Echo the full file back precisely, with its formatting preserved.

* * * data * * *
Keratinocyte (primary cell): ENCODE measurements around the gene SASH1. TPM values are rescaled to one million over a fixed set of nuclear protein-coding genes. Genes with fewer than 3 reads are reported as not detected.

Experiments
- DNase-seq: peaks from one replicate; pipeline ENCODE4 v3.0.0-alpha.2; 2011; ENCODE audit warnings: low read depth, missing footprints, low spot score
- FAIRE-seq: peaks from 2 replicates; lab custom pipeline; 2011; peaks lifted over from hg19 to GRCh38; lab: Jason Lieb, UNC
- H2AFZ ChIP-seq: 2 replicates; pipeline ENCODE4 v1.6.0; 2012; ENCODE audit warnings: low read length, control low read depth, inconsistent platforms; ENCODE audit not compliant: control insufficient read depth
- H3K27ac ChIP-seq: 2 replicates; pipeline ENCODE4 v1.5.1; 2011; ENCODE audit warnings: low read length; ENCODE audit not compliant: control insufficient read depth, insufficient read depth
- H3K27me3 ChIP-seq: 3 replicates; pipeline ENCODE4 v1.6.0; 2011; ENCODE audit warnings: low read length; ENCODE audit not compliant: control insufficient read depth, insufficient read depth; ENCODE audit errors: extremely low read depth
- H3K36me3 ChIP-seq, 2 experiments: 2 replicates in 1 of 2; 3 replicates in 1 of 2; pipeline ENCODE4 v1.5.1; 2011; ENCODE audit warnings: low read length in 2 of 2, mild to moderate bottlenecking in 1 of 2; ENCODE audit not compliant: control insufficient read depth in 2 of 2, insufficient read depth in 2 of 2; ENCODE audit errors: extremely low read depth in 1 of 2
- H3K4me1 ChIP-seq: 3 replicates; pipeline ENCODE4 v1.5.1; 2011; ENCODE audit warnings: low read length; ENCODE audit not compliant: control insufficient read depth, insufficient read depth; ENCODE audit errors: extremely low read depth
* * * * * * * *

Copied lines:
Keratinocyte (primary cell): ENCODE measurements around the gene SASH1. TPM values are rescaled to one million over a fixed set of nuclear protein-coding genes. Genes with fewer than 3 reads are reported as not detected.

Experiments
- DNase-seq: peaks from one replicate; pipeline ENCODE4 v3.0.0-alpha.2; 2011; ENCODE audit warnings: low read depth, missing footprints, low spot score
- FAIRE-seq: peaks from 2 replicates; lab custom pipeline; 2011; peaks lifted over from hg19 to GRCh38; lab: Jason Lieb, UNC
- H2AFZ ChIP-seq: 2 replicates; pipeline ENCODE4 v1.6.0; 2012; ENCODE audit warnings: low read length, control low read depth, inconsistent platforms; ENCODE audit not compliant: control insufficient read depth
- H3K27ac ChIP-seq: 2 replicates; pipeline ENCODE4 v1.5.1; 2011; ENCODE audit warnings: low read length; ENCODE audit not compliant: control insufficient read depth, insufficient read depth
- H3K27me3 ChIP-seq: 3 replicates; pipeline ENCODE4 v1.6.0; 2011; ENCODE audit warnings: low read length; ENCODE audit not compliant: control insufficient read depth, insufficient read depth; ENCODE audit errors: extremely low read depth
- H3K36me3 ChIP-seq, 2 experiments: 2 replicates in 1 of 2; 3 replicates in 1 of 2; pipeline ENCODE4 v1.5.1; 2011; ENCODE audit warnings: low read length in 2 of 2, mild to moderate bottlenecking in 1 of 2; ENCODE audit not compliant: control insufficient read depth in 2 of 2, insufficient read depth in 2 of 2; ENCODE audit errors: extremely low read depth in 1 of 2
- H3K4me1 ChIP-seq: 3 replicates; pipeline ENCODE4 v1.5.1; 2011; ENCODE audit warnings: low read length; ENCODE audit not compliant: control insufficient read depth, insufficient read depth; ENCODE audit errors: extremely low read depth